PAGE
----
What is it: This is a chicken leg curry with a light taste and is easily digestible. The main attraction of this dish is the spices and herbs used.
What does it taste like: Chicken’s flavor has been used perfectly with cloves, ginger, garlic, cinnamon, cardamom, turmeric, star anise, sugar, coconut milk, etc., most of which are, again, common Indian ingredients that have a longtime impact in the cuisine of the country.
What is it: Also known in English as the “black glutinous rice pudding”, this sweet dish is known in other local names as well, including ‘bubur ketan hitam’ and ‘bubur injun’, and is a strange combination of black glutinous rice, coconut milk, cane or palm sugar, etc.
What does it taste like: The flavor of scented black rice mixed with the milk of coconut is the primary secret of the unique taste of this porridge.
What is it: This prawn or shrimp fritter dish is very popular in the country, and is prepared in almost households just as a snack, or as an accompaniment for tea or coffee. It is also a popular choice in gatherings and parties.
What does it taste like: The combination of hot chillies, tangy fish sauce, battered eggs, combined with the strong scent of the prawn with the garlic and onions, and the flavor of the ku cai leaves makes this crispy fritter a starter snack to die for.
What is it: While scientists say, color blue in foodstuffs do not appeal to the eaters, Nasi Kerabu will break the notion in your mind! It is a very spectacular rice dish in which the color of the rice is blue. The pigmentation comes from the petals of the blue pea flower (Clitoria ternatea), common in the Indian subcontinent and other South Asian countries, which is used while preparing the dish. The intensity of blueness, however, depends upon the number of petals used. The blue rice is served along with customized accompaniments including fried chicken, dried fish, pickles, crackers, assorted salads, etc.
What does it taste like: The rice is often served hot, and the flavors of spices used in the dish release the respective aromas perfectly.
What is it: Also spelled as ‘Randang’, this is a typical meat dish from the country which is very hot and spicy, and is usually made from chicken, beef or lamb. It is frequently served at different ceremonial occasions, as also, to honor guests.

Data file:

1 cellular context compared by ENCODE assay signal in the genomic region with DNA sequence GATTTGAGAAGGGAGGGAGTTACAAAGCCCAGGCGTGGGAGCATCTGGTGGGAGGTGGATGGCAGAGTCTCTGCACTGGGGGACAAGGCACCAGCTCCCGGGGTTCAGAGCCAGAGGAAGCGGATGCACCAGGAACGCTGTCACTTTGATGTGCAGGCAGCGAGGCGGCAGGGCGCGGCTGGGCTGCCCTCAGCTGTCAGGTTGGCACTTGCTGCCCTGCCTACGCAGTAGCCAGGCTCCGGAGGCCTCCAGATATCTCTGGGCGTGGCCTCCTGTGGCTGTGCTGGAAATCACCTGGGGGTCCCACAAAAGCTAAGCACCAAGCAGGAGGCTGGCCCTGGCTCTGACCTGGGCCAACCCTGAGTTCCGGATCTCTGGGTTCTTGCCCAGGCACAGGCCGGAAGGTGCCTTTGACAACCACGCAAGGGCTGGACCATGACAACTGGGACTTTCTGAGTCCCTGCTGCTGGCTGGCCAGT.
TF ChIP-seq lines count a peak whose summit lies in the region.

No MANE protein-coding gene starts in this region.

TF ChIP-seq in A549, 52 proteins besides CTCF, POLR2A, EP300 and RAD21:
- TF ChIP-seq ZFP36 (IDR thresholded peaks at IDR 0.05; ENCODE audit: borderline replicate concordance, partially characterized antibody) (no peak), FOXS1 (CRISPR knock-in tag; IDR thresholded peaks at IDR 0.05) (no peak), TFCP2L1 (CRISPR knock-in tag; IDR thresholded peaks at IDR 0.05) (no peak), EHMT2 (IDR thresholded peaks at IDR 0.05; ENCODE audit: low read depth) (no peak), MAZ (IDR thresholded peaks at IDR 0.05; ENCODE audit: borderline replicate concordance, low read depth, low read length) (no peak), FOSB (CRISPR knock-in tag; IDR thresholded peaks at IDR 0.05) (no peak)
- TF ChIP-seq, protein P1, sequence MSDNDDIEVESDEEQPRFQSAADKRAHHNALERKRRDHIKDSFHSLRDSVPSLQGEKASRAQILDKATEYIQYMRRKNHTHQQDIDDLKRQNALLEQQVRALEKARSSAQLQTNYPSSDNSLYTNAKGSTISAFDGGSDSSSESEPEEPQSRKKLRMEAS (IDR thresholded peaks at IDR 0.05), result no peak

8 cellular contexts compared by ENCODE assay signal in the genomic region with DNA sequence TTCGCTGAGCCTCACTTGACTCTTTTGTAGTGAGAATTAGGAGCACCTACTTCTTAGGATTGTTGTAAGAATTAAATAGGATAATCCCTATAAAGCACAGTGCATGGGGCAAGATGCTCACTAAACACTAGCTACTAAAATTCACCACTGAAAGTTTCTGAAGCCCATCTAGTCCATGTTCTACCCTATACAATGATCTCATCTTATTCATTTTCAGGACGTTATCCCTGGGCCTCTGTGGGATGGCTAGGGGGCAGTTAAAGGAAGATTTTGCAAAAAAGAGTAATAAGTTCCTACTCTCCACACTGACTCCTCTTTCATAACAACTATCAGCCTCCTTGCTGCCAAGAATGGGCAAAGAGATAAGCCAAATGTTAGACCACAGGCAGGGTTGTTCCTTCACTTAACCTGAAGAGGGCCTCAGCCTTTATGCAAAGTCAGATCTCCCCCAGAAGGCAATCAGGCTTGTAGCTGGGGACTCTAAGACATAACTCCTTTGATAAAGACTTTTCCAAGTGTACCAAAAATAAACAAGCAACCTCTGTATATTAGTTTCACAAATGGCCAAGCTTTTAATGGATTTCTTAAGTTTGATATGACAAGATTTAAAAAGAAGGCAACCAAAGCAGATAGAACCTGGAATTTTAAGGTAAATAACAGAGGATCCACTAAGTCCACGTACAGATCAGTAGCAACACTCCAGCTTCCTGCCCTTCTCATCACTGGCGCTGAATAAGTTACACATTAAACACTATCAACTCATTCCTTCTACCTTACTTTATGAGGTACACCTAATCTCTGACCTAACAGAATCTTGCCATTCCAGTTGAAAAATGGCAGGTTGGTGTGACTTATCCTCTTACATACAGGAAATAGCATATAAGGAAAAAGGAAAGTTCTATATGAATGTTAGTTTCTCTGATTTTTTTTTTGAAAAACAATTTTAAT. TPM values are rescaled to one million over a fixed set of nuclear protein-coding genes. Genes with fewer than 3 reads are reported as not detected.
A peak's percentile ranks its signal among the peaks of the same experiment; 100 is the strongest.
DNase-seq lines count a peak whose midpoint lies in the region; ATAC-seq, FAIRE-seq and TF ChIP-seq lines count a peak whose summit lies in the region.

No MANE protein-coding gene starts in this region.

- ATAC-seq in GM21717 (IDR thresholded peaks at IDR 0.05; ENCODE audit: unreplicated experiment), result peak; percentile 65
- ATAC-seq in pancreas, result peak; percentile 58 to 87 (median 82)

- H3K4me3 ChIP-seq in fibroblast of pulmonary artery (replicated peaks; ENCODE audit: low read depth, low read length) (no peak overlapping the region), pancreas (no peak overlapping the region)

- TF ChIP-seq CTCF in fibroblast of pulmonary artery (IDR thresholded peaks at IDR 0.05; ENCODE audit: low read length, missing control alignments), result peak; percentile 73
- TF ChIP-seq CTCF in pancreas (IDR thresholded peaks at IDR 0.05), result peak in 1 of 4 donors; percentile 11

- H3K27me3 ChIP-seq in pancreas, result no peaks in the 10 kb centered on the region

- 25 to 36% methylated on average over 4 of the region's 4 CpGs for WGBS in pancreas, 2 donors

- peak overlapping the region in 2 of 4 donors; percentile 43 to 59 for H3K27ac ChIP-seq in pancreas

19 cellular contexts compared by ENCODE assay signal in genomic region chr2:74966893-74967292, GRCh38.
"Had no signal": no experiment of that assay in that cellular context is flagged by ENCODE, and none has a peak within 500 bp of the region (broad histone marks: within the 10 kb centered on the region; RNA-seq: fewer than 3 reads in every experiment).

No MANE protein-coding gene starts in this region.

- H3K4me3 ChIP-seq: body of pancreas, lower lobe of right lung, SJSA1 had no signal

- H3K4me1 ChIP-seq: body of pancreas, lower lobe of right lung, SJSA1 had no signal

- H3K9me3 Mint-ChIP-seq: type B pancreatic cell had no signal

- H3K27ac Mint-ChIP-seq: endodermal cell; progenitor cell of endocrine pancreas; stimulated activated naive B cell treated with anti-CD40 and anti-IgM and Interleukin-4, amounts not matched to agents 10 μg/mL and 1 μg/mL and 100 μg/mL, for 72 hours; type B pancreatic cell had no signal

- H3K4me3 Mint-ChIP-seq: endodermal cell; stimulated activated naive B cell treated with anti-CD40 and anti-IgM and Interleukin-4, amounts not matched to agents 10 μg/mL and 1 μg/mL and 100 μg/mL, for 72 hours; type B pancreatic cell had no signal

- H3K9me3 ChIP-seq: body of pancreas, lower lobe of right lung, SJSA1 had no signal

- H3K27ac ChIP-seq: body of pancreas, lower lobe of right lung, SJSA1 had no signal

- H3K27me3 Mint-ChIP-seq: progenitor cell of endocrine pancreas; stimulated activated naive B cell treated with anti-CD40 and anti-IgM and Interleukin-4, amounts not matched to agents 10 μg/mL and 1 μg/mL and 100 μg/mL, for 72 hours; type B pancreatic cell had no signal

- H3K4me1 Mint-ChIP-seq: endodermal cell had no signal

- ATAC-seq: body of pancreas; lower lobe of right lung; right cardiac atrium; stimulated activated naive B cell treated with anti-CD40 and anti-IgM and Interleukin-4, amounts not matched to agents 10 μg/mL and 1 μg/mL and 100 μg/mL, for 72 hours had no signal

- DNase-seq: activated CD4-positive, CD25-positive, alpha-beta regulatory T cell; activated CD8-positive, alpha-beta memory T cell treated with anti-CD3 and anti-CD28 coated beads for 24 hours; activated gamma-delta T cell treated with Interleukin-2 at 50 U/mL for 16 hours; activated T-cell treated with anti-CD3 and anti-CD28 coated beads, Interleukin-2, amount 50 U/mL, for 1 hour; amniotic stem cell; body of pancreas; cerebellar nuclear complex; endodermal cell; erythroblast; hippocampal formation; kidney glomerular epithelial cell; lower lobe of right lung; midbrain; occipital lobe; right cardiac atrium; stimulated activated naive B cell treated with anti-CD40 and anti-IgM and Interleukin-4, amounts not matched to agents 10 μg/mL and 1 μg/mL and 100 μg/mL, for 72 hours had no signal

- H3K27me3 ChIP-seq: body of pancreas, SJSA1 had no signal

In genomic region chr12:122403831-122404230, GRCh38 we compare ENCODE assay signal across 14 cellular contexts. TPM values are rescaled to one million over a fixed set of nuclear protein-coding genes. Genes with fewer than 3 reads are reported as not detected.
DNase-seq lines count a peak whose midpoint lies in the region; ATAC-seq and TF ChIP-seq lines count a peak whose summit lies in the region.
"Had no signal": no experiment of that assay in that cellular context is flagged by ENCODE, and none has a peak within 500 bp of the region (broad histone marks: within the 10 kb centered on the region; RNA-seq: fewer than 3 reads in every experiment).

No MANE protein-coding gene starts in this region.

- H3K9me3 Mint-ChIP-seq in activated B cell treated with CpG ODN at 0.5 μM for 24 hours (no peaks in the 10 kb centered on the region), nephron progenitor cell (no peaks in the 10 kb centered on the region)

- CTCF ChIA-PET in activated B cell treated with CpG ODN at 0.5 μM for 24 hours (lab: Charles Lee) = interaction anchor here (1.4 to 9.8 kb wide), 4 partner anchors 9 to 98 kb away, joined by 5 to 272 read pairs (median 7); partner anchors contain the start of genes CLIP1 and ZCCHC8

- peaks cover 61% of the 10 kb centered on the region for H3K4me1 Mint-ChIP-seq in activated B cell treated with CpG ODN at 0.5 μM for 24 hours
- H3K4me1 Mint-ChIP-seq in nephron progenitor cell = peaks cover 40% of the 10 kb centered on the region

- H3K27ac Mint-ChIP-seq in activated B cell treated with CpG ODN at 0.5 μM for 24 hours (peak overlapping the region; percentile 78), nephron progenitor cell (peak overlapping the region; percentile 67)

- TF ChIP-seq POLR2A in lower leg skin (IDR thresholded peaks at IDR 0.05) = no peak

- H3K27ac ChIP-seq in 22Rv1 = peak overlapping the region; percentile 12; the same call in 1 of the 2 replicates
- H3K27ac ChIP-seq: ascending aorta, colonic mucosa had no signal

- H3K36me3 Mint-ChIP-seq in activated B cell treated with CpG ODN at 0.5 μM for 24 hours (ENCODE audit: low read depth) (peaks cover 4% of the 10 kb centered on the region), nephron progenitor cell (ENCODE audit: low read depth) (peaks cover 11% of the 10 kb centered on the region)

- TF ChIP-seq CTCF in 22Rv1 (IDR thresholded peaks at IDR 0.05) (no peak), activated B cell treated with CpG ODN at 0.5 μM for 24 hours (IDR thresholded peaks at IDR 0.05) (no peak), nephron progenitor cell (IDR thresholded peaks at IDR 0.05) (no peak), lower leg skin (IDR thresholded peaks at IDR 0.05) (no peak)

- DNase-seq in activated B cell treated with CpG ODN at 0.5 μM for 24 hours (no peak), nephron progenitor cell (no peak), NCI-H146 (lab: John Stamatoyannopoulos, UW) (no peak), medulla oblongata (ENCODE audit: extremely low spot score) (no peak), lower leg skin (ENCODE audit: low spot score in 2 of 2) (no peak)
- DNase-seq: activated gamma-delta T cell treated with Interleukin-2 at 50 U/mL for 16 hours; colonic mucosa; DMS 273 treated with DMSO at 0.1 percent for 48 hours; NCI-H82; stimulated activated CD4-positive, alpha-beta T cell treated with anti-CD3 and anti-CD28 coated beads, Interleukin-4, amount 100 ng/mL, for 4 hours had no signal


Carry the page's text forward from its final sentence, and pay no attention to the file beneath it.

What does it taste like: Mostly served with steamed rice or rotis, the taste of the dish is simply excellent. The aroma of the spices, especially the characteristic flavor of coconut, mixes fantastically with the tender and juicy pieces of meat when simmer-cooked in a very low flame.
What is it: This one is a snack dish that you might want to try as street food in the stalls and outlets in Malaysia. The filling is commonly made of shrimps; however, you might also get the meaty or veggie versions.
What does it taste like: The outer cover is very crispy, and as you bite through, you will be surrounded by the appealing flavors of herbs, veggie greens, and so many other spices!
What is it: This dish is what is known in Malaysia and other neighboring countries as ‘Congee’ (translates to porridge). The menu is light, and hence, pretty healthy and easy to digest. The dish is made of rice, chicken (or other meats), and several other spices typically common in Malaysian cuisine.
What does it taste like: As you mouth a spoonful, you will surely be amused by the enchanting flavors of scented rice, meat, shallot, onions, and garlic.
What is it: This dish is readily available almost everywhere, especially when you are famished shopping, and hunting for some yummy street food. It is basically pan-fried bread stuffed with minced meat and onions, and served with a spicy dip.
What does it taste like: Right from the first bite, this snack will keep surprising you with its gratifying flavors of cooked minced meat, onions, the accompanying sauces, and other customized vegetables like cabbage, potato, etc.
So this choicest list of a few of the most exhaustive Malaysian dishes, along with their local names, facts and photos, can be a great guide for the Malayan dishes you must try, especially if you are a confirmed food lover, and have a plan to visit this wonderful country!